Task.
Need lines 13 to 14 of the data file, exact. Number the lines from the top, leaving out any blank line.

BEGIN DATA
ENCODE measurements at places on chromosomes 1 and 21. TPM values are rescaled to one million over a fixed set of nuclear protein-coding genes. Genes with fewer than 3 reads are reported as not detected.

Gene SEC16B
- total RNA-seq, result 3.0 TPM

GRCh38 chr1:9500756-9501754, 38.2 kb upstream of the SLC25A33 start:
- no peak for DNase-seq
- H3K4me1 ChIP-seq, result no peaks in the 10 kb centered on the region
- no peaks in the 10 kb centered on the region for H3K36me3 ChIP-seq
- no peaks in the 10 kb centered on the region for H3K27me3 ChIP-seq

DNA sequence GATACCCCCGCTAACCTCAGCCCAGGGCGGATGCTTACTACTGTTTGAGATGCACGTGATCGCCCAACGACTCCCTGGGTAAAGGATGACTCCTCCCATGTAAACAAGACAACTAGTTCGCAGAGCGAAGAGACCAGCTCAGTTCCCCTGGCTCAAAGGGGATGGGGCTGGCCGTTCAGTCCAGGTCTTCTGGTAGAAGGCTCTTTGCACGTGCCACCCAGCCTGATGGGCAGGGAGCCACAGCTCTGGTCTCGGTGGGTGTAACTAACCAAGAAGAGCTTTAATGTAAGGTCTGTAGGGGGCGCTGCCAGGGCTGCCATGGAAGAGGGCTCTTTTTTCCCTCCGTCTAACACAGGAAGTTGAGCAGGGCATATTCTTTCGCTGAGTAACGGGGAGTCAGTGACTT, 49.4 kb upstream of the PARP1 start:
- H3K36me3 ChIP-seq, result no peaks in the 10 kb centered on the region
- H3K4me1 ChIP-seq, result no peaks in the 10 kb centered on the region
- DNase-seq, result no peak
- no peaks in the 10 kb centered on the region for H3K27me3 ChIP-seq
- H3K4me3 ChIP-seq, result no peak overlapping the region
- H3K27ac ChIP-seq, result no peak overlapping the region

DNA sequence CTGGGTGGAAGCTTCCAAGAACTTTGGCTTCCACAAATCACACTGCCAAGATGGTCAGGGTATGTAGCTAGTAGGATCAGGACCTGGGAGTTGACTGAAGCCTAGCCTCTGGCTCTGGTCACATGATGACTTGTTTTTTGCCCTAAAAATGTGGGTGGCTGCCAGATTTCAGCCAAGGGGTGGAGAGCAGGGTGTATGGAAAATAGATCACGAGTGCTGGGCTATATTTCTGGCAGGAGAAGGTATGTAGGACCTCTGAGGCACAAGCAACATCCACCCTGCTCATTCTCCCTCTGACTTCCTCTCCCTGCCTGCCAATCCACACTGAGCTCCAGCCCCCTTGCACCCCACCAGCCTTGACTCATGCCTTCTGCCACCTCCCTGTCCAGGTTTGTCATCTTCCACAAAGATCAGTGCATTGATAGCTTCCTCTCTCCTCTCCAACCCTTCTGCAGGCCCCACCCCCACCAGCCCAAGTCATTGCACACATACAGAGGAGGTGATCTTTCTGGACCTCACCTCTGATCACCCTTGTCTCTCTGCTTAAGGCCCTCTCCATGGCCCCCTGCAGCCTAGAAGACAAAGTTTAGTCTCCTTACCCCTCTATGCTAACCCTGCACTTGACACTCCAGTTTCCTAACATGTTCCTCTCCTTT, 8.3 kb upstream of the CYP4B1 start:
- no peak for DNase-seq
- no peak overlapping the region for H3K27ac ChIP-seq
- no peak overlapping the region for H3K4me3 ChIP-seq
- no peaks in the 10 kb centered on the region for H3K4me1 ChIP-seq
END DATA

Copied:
- no peaks in the 10 kb centered on the region for H3K27me3 ChIP-seq
- H3K4me3 ChIP-seq, result no peak overlapping the region